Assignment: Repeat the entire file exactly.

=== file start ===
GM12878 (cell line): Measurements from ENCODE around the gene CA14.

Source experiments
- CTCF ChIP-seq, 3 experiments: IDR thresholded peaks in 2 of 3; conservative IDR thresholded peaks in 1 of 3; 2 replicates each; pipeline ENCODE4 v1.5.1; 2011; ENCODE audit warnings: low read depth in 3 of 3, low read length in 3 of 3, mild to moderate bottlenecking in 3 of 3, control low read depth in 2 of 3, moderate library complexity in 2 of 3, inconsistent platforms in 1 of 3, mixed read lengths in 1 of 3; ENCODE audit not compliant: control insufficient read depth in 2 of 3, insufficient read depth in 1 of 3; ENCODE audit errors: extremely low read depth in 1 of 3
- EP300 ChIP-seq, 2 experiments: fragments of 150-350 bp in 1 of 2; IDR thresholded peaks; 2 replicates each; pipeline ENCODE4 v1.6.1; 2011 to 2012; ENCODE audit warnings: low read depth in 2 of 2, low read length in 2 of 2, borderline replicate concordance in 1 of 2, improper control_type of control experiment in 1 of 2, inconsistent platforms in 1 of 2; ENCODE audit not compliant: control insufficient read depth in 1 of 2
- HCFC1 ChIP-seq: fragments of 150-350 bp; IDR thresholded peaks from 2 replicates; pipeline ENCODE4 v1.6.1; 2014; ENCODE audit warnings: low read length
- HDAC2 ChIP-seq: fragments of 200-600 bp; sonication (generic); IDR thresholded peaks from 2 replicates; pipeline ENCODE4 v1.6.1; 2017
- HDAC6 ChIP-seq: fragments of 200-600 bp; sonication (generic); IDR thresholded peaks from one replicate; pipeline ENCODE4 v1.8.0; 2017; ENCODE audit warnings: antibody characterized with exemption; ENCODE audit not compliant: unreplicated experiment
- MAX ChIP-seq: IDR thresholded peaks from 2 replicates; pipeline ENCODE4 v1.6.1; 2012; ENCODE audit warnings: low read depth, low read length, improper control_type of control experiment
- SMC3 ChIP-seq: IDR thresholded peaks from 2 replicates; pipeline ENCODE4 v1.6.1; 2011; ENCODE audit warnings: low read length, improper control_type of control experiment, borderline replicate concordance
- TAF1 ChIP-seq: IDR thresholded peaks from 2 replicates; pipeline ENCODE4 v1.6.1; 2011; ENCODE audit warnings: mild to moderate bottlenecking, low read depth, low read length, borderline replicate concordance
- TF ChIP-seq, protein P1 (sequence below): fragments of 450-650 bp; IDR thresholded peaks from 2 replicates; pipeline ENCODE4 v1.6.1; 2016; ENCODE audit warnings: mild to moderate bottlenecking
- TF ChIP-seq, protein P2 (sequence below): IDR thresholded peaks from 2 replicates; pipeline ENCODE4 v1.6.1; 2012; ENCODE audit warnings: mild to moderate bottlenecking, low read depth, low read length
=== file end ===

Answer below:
GM12878 (cell line): Measurements from ENCODE around the gene CA14.

Source experiments
- CTCF ChIP-seq, 3 experiments: IDR thresholded peaks in 2 of 3; conservative IDR thresholded peaks in 1 of 3; 2 replicates each; pipeline ENCODE4 v1.5.1; 2011; ENCODE audit warnings: low read depth in 3 of 3, low read length in 3 of 3, mild to moderate bottlenecking in 3 of 3, control low read depth in 2 of 3, moderate library complexity in 2 of 3, inconsistent platforms in 1 of 3, mixed read lengths in 1 of 3; ENCODE audit not compliant: control insufficient read depth in 2 of 3, insufficient read depth in 1 of 3; ENCODE audit errors: extremely low read depth in 1 of 3
- EP300 ChIP-seq, 2 experiments: fragments of 150-350 bp in 1 of 2; IDR thresholded peaks; 2 replicates each; pipeline ENCODE4 v1.6.1; 2011 to 2012; ENCODE audit warnings: low read depth in 2 of 2, low read length in 2 of 2, borderline replicate concordance in 1 of 2, improper control_type of control experiment in 1 of 2, inconsistent platforms in 1 of 2; ENCODE audit not compliant: control insufficient read depth in 1 of 2
- HCFC1 ChIP-seq: fragments of 150-350 bp; IDR thresholded peaks from 2 replicates; pipeline ENCODE4 v1.6.1; 2014; ENCODE audit warnings: low read length
- HDAC2 ChIP-seq: fragments of 200-600 bp; sonication (generic); IDR thresholded peaks from 2 replicates; pipeline ENCODE4 v1.6.1; 2017
- HDAC6 ChIP-seq: fragments of 200-600 bp; sonication (generic); IDR thresholded peaks from one replicate; pipeline ENCODE4 v1.8.0; 2017; ENCODE audit warnings: antibody characterized with exemption; ENCODE audit not compliant: unreplicated experiment
- MAX ChIP-seq: IDR thresholded peaks from 2 replicates; pipeline ENCODE4 v1.6.1; 2012; ENCODE audit warnings: low read depth, low read length, improper control_type of control experiment
- SMC3 ChIP-seq: IDR thresholded peaks from 2 replicates; pipeline ENCODE4 v1.6.1; 2011; ENCODE audit warnings: low read length, improper control_type of control experiment, borderline replicate concordance
- TAF1 ChIP-seq: IDR thresholded peaks from 2 replicates; pipeline ENCODE4 v1.6.1; 2011; ENCODE audit warnings: mild to moderate bottlenecking, low read depth, low read length, borderline replicate concordance
- TF ChIP-seq, protein P1 (sequence below): fragments of 450-650 bp; IDR thresholded peaks from 2 replicates; pipeline ENCODE4 v1.6.1; 2016; ENCODE audit warnings: mild to moderate bottlenecking
- TF ChIP-seq, protein P2 (sequence below): IDR thresholded peaks from 2 replicates; pipeline ENCODE4 v1.6.1; 2012; ENCODE audit warnings: mild to moderate bottlenecking, low read depth, low read length